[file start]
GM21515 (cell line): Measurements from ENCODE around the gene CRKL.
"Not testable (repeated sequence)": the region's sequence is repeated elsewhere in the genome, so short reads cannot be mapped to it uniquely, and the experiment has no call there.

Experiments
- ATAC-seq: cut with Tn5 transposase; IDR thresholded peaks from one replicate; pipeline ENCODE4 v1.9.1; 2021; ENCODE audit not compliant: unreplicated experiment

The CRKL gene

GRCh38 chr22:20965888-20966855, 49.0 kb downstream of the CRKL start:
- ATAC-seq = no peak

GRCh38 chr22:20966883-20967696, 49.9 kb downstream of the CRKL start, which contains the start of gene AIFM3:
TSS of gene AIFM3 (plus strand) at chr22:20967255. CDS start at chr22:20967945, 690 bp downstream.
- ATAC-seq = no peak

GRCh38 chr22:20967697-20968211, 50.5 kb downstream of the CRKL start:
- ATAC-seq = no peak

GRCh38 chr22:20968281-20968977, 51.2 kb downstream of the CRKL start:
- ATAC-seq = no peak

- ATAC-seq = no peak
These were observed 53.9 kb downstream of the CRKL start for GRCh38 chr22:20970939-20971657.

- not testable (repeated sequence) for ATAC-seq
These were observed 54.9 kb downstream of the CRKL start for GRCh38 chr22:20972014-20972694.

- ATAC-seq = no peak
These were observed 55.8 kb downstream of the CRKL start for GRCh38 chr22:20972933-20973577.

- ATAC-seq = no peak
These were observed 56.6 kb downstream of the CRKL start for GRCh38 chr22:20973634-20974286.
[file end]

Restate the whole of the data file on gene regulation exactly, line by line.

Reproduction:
GM21515 (cell line): Measurements from ENCODE around the gene CRKL.
"Not testable (repeated sequence)": the region's sequence is repeated elsewhere in the genome, so short reads cannot be mapped to it uniquely, and the experiment has no call there.

Experiments
- ATAC-seq: cut with Tn5 transposase; IDR thresholded peaks from one replicate; pipeline ENCODE4 v1.9.1; 2021; ENCODE audit not compliant: unreplicated experiment

The CRKL gene

GRCh38 chr22:20965888-20966855, 49.0 kb downstream of the CRKL start:
- ATAC-seq = no peak

GRCh38 chr22:20966883-20967696, 49.9 kb downstream of the CRKL start, which contains the start of gene AIFM3:
TSS of gene AIFM3 (plus strand) at chr22:20967255. CDS start at chr22:20967945, 690 bp downstream.
- ATAC-seq = no peak

GRCh38 chr22:20967697-20968211, 50.5 kb downstream of the CRKL start:
- ATAC-seq = no peak

GRCh38 chr22:20968281-20968977, 51.2 kb downstream of the CRKL start:
- ATAC-seq = no peak

- ATAC-seq = no peak
These were observed 53.9 kb downstream of the CRKL start for GRCh38 chr22:20970939-20971657.

- not testable (repeated sequence) for ATAC-seq
These were observed 54.9 kb downstream of the CRKL start for GRCh38 chr22:20972014-20972694.

- ATAC-seq = no peak
These were observed 55.8 kb downstream of the CRKL start for GRCh38 chr22:20972933-20973577.

- ATAC-seq = no peak
These were observed 56.6 kb downstream of the CRKL start for GRCh38 chr22:20973634-20974286.